When Depending on Medication Makes You Feel 'Weak'


Prior to becoming ill, I wasn’t what you’d call a big “fan” of medications.

Sure, I’d take a few over-the-counter pain meds for a headache, but generally speaking, I’d avoid medication if I could. “Better that the body be left to do what it does best,” was my motto.

This motto has become one of my unexpected battles since developing chronic illness.

Certain psychological aspects of chronic illness are well known in the CI lexicon: Mourning. Anger. Grief. Fear.

But for me, a newfound reliance on medication has been an additional emotional blow: Shame.

 

In my previous, healthy life, I took for granted that I’d get through each day taking nothing more than a multivitamin. Now, when I have to take my handful of powerful (and addictive) medications, I feel ashamed.

I feel ashamed because just a few years ago, I was very cautious not to take too many ibuprofen – now, I have to take scary medicines you hear about on the news. Medicines government agencies want to crack down on because they can be addictive. Medicines that, taken inappropriately (and even sometimes as the doctor prescribes), can kill you.

And now I need them to get through the day. I feel shame for taking these because, to the old, healthy me, these medicines are an admission of weakness – a mea culpa that I can’t “hack it” on my own. That I have somehow failed at being the tough-as-nails Superwoman I once thought myself to be.

Each dose feels like an acknowledgement that my body isn’t working correctly. That I am broken, and cannot be fixed. That I am somehow less than I was.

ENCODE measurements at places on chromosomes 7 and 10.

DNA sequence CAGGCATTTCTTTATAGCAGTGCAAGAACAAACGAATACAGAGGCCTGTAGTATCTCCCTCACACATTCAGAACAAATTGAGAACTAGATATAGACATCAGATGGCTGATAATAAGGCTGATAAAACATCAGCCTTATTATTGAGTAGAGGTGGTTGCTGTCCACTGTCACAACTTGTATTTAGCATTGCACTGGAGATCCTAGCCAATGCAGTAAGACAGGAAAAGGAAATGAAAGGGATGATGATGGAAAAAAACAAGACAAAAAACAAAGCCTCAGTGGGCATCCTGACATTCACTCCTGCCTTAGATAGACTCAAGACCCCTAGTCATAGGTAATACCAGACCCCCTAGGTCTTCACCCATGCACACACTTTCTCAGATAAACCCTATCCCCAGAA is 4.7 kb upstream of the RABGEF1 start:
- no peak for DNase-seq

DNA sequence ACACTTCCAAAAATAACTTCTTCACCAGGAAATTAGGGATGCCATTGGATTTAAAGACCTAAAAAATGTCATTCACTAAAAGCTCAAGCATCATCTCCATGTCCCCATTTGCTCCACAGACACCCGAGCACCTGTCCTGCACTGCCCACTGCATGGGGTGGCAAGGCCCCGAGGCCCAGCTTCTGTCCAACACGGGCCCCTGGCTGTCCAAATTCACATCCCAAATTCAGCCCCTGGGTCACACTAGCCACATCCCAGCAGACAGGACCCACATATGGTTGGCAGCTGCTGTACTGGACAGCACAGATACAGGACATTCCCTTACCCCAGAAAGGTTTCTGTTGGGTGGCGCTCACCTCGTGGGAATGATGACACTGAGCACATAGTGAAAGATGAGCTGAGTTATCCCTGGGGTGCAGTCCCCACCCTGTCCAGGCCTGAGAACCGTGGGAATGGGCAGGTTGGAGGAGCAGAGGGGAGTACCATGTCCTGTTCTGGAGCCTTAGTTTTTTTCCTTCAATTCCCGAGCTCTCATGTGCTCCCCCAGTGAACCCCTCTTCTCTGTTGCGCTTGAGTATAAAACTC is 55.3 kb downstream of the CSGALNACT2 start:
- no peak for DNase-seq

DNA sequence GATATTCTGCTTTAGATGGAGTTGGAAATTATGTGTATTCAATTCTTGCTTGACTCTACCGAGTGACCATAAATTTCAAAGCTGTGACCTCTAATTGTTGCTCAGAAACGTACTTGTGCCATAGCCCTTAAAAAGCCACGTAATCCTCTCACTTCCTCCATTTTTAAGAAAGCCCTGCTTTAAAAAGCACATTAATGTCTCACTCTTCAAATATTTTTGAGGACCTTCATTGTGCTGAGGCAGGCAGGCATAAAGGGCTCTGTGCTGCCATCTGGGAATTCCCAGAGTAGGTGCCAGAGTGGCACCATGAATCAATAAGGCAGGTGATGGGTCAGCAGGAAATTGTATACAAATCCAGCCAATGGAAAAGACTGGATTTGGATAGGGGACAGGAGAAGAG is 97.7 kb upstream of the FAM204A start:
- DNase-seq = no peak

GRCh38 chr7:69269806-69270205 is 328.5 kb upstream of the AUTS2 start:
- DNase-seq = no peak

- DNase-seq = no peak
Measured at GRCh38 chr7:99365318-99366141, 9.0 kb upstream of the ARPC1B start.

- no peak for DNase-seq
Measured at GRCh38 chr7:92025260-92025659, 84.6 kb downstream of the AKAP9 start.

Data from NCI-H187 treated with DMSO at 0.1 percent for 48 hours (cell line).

For what it’s worth, I recognize the shame I feel is but one of many difficult emotions with which I struggle each day. I am seeing a counselor to attempt to better battle the shame and the blame, as I realize they are detrimental to my overall fight.

It remains my hope that I will one day no longer need medication, but I am working, in the meantime, to see meds as part of my Warrior Armor instead of as an Achilles Heel.

It’s a slog.

A painful, terrible, daily slog.

But I will conquer this as I have conquered so much else, and I will do it in my own time.

Because I am a tough-as-nails Superwoman. And shame ain’t got nuthin’ on me!

We want to hear your story. Become a Mighty contributor here.

Thinkstock photo via Purestock.

TOPICS
JOIN THE CONVERSATION

Related to Chronic Pain

watercolor painting of a woman looking down

When Positivity Just Isn't a Priority During a Pain Flare

Here I am at 4:14 a.m., still awake due to a flare. My joints are red and hot to touch. My muscles ache as if I’ve run a marathon. I have a migraine and no amount of Tums are helping my nausea. Chronic illness sucks. Let’s just be honest. Everyone seems to want us to [...]
post with an arrow pointing right in front of a snowy mountain

The Frustration of Being Unable to Put a Name to My Chronic Pain

I had eagerly logged into my online patient portal to check for results of the MRI from a few days prior. I wanted so badly to find results which would lead to the name of my health problems. My heart sank when I saw the conclusion: nothing. Once again, on yet another test, I was [...]
compression socks

14 Things That Helped Me Improve My Chronic Pain

I had a period of time not long ago when pain dominated every aspect of my life. I had days when I could barely walk. To go from sitting to standing I had to have help and support otherwise I couldn’t get up. My family always had to be around to help me and make [...]
blue watercolor image of a woman

Why I'm Afraid to Talk About My Chronic Pain

I don’t “look disabled.” Most of the time. Unless the weather’s gone wild (and I live in New England, so that’s only an afternoon away) or I’ve somehow injured myself, I usually look like a healthy woman. Heck, I don’t even look my age – no one believes me when I tell them I’m over 30. While [...]